There can be no appeal of the verdict
The highest civil court in France has ordered that food and water may be removed from a severely disabled man, who has been artificially fed and hydrated in a hospital in the country for over 10 years.
The Court of Cassation ruled Friday that Vincent Lambert, 42, can be taken off life support. This is the final ruling, and there can be no appeal, the BBC reported.
This means Lambert’s parents have exhausted their legal options in their years-long fight to keep their son alive. However, the parents said Friday that they will press murder charges if Lambert is removed from food and hydration, according to AFP.
A French court had ruled in favor of euthanizing Lambert last month. He had been briefly removed from feeding and hydration tubes May 20, when a challenge passed the Paris appeals court and the hospital was ordered to return the support.
“In any other context, killing by starvation and dehydration is considered a crime against humanity,” said Alexandra Snyder, executive director of Life Legal, a group that advocates for the vulnerable, in a June 28 statement.
“Yet in France-as in the United States-we routinely impose this type of torturous death on individuals who are disabled. This has to stop. Disability should not be a death sentence.”
Euthanasia is illegal in France. However, a 2005 law allows physicians to refrain from using “disproportionate” treatments “with no other effect than maintaining life artificially.”
Lambert, 42, has been a tetraplegic and severely disabled for more than 10 years, after he sustained severe head injuries in a traffic accident in 2008.
Since then, Lambert has been at the center of a protracted court battle over whether to have his food and hydration removed. Lambert’s wife and six of his eight siblings have supported the removal of life support, while his parents have fought against it.
Vatican officials last month condemned the removal of food and hydration from Lambert.
In a joint statement May 21, Cardinal Kevin Farrell, prefect of the Dicastery for Laity, Family, and Life, and Archbishop Vincenzo Paglia, president of the Pontifical Academy for Life, said the interruption of food and hydration entail a “serious violation of the dignity of the person.”
Lambert has been described by some medical professionals as being in a “vegetative state.” Farrell and Paglia stated that though this is a “serious pathological condition,” it does not in any way “compromise the dignity of the persons who are in this condition, nor their fundamental rights to life and care, understood as continuity of basic human assistance.”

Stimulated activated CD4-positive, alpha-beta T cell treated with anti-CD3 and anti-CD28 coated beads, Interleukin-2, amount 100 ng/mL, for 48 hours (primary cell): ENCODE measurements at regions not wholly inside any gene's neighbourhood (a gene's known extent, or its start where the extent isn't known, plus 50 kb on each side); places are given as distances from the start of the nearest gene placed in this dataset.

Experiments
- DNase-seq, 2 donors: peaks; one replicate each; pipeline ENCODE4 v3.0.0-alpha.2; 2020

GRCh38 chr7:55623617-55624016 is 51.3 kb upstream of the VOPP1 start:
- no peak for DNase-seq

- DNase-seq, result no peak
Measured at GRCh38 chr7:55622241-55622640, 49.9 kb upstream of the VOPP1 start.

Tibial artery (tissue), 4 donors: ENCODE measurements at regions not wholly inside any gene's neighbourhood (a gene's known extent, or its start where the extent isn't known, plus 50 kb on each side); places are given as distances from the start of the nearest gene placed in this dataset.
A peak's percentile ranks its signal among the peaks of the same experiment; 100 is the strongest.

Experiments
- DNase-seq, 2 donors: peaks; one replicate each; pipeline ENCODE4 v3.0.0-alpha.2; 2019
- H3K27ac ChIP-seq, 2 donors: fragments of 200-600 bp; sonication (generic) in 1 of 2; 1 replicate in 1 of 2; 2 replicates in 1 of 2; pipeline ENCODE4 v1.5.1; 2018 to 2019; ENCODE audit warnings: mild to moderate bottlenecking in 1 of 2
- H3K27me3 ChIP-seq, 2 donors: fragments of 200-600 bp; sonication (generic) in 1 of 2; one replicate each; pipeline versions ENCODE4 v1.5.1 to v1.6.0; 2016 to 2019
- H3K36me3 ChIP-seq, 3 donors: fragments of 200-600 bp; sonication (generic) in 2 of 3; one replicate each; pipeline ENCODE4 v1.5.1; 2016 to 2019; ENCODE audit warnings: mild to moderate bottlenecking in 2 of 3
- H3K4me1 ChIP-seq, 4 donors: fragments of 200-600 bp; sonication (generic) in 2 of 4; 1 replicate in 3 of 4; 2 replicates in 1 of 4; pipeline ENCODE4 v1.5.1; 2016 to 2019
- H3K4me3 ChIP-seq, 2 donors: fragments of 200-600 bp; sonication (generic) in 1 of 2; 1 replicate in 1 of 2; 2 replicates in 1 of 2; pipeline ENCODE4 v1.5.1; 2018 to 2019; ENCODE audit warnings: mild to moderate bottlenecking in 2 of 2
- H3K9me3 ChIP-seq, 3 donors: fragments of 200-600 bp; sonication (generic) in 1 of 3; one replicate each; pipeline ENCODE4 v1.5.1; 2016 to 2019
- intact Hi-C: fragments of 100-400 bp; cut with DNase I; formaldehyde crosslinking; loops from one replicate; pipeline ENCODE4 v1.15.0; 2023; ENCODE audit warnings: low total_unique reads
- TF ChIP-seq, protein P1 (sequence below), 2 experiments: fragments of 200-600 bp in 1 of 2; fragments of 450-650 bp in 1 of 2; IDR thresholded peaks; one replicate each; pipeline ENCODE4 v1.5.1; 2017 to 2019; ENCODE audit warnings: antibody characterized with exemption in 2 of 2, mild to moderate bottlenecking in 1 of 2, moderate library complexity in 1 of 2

Food and water, they continued, are a form of essential care, and do not comprise “unreasonable therapeutic obstinacy.”
The Catholic Church does not require the use of extraordinary means to preserve life, but considers the provision of food and hydration to be an ordinary standard of care.
“The suspension of [food and hydration] represents, rather, a form of abandonment of the patient, based on a merciless judgment on his quality of life, expression of a culture of waste that selects the most fragile and defenseless people, without recognizing their uniqueness and immense value,” Farrell and Paglia wrote.
They also expressed the hope that an effective solution for preserving the life of Lambert can be found, and pledged the prayers of Pope Francis and the Church for that intention.
In 2015, the European Court of Human Rights approved the removal of Lambert’s life support, arguing in a 12-5 decision, that the choice to stop his intravenous feeding did not violate European rights laws.
A lower French court had previously ruled that Lambert should continue to receive food and hydration. In January 2014 a panel of nine judges in Chalons-en-Champagne said removing food and hydration is “a grave and clearly illegal attack on the fundamental right to life.”
The panel added that Lambert is “neither sick nor at the end of his life.”
Pope Francis addressed Lambert’s case during a Regina Coeli address in April 2018. He asked for prayers for people such as Lambert, “who live, at times for a long period, in a serious state of illness, medically assisted for their basic needs.”
“Every offense or wound or violence against the body of our neighbor is an outrage to God the creator,” he said, adding that, “in the flesh of these people we find the flesh of Christ.”